One of the flagship Brexit policies on immigration – banning Europeans from travelling to the UK with only a national identity card – has begun to be quietly reversed.
From January 2024, parties of children from French schools will be allowed to visit the UK using ID cards once again, rather than every child having to have a passport.
The then home secretary, Priti Patel, ended what she called “the use of insecure ID cards for people to enter our country” in October 2021.
Ms Patel said at the time: “We are strengthening our border and delivering on the people’s priority to take back control of our immigration system.”
She said it was imperative to “clamp down on the criminals that seek to enter our country illegally using forged documents”.
The ban disenfranchised more than 200 million European Union citizens, who have national identity cards but not passports, from visiting the UK. It almost wiped out the previously healthy inbound tourism industry from groups of schoolchildren.
The Institute of Tourist Guiding reported an almost total collapse of school group bookings from Europe for summer 2022 compared with pre-Brexit, pre-Covid 2019 numbers: down 99 per cent.
Last year Patricia Yates, chief executive of VisitBritain, told MPs: “You will find destinations like Hastings absolutely decimated by a lack of school visits.”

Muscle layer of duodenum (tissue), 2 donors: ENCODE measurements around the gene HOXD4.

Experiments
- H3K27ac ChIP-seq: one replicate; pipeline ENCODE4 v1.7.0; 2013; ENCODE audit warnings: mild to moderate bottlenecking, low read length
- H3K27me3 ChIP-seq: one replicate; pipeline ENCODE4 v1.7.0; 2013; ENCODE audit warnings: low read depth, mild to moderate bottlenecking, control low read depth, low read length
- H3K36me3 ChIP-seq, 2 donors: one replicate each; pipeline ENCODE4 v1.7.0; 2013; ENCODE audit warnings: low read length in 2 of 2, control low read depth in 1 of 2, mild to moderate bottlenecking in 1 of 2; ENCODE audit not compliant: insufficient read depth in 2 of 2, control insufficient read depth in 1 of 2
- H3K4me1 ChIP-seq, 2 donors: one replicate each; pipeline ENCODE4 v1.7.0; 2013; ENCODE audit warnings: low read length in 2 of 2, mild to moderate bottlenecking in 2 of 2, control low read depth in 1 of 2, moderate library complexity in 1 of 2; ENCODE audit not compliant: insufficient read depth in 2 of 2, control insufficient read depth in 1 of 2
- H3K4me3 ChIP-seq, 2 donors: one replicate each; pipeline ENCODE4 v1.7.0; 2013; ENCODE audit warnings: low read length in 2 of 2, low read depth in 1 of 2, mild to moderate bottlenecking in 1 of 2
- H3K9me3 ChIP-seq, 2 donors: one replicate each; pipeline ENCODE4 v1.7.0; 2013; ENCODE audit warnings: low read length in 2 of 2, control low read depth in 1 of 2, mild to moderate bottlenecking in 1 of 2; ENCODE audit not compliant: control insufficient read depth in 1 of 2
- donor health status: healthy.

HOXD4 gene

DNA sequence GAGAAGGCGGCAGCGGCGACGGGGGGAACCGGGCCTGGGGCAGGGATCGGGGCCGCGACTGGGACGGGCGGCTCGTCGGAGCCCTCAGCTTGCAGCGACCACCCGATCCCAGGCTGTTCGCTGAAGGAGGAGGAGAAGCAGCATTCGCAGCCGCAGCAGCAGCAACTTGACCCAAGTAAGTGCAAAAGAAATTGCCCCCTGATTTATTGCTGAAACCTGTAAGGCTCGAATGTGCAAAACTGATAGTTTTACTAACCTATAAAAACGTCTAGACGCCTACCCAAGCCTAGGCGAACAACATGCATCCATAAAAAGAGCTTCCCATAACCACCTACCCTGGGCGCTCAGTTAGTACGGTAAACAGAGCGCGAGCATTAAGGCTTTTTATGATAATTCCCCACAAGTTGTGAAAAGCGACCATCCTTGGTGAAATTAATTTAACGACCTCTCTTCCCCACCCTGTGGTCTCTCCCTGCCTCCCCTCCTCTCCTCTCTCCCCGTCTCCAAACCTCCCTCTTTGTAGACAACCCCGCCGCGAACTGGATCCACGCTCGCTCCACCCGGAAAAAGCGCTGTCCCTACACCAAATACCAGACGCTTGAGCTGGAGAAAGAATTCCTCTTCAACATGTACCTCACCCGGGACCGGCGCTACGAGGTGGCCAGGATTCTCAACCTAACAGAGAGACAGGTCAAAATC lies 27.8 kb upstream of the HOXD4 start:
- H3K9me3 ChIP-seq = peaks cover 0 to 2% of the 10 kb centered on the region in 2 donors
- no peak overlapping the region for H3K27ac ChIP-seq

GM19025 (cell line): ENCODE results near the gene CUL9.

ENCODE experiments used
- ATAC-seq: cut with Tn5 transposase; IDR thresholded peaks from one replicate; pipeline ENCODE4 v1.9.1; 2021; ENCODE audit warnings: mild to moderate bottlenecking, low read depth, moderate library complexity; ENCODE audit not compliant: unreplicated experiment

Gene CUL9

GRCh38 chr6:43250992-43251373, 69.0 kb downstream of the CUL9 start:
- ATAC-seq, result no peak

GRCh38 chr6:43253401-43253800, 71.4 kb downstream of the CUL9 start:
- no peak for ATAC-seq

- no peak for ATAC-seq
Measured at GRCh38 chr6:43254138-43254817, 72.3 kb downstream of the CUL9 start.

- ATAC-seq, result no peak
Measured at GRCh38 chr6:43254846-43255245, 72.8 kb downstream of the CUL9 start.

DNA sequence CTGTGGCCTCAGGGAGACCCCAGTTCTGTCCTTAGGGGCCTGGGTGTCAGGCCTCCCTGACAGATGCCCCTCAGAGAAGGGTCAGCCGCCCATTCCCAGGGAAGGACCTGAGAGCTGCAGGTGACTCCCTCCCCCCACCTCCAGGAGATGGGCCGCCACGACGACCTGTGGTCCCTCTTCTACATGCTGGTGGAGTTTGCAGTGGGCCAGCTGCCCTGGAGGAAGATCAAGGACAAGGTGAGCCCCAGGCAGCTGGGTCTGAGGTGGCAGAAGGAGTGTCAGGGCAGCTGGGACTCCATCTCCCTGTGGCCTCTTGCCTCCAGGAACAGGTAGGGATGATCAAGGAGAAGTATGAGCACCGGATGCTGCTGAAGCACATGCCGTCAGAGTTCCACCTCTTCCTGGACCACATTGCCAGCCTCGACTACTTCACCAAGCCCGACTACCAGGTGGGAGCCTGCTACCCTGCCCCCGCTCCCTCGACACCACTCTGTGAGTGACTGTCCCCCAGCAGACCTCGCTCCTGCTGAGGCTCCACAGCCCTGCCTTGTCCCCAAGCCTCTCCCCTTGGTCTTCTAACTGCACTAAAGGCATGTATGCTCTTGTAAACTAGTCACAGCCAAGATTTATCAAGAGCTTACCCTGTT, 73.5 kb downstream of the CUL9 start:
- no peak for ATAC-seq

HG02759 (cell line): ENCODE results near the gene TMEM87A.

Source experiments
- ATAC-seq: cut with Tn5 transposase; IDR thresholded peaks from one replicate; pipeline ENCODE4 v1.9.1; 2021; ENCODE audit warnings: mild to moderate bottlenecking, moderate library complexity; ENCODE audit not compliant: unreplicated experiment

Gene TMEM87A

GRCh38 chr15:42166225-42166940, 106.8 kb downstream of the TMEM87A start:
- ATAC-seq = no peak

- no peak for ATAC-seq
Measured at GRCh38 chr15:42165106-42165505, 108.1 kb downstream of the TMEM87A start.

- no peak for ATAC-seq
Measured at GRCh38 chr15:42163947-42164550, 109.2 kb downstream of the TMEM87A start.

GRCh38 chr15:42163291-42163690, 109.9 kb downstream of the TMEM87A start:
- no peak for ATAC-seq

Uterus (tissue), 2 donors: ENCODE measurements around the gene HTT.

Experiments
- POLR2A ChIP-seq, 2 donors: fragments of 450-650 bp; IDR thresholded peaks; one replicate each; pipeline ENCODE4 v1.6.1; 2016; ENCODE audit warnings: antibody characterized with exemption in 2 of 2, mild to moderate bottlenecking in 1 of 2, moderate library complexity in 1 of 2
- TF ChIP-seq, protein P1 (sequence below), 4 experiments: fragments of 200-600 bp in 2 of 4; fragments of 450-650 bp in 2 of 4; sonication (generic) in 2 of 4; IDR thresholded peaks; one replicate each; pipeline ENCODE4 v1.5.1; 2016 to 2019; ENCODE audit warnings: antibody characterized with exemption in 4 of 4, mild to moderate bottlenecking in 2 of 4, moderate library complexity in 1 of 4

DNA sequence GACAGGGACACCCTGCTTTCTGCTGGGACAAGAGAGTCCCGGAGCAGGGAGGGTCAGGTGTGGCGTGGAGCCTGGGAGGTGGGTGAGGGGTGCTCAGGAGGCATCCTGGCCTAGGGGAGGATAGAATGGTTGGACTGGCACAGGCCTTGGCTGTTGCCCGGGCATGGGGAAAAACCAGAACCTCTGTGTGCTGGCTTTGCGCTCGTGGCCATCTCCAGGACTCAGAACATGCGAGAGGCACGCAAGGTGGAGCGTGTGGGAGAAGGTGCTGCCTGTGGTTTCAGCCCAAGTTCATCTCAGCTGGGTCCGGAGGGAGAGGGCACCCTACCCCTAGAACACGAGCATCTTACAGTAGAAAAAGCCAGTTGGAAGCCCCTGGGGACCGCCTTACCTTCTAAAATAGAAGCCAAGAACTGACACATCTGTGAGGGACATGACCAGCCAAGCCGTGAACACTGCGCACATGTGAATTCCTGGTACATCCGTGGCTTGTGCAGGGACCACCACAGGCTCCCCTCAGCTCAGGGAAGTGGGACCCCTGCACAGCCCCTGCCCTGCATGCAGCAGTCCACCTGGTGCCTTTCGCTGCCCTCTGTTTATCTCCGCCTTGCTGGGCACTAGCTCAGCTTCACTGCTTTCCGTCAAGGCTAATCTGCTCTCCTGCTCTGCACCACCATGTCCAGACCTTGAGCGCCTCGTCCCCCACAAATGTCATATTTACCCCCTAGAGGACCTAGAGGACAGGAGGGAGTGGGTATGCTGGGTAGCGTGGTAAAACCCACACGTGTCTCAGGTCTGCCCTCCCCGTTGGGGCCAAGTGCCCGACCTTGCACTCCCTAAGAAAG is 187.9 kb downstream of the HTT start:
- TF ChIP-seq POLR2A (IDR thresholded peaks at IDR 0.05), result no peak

As schools looked for English-speaking destinations without excessive red tape, Ireland and Malta were the main beneficiaries.
Following a successful trial on the Channel Island of Jersey that was sanctioned by the Home Office and the issue being raised in talks between Rishi Sunak and French president Emmanuel Macron, the announcement came in a written answer from the current home secretary.
James Cleverly said: “We are making changes to allow children aged 18 and under, studying at a school in France, to visit the UK on an organised educational trip without the usual passport or visit visa requirements.
“EU, other EEA and Swiss national children will be able to travel on their national identity card.”
The reversal was welcomed by the chief executive of Brittany Ferries, Christophe Mathieu. He said: “This is excellent news for Brittany Ferries because cultural exchanges are part of our DNA.
“The changes to the rules remove a barrier to travel, making it easier for students to develop and grow. We are delighted that this change will come into effect in time for the Easter and summer seasons next year.”
The nationality of the child is not relevant, as long as they have an acceptable ID card. Non-European children whose nationality normally requires a visa for the UK will be able to travel without a visa, but need a passport rather than an identity card.
All new ID cards issued by EU countries meet the highest international security standards to prevent forgery or amendment.
Travel industry sources have speculated that the U-turn will quickly be extended to all EU school groups. “I can’t see the logic in maintaining the ban on kids from Ostend [in Belgium] when those from Dunkirk can visit without a problem,” said one.
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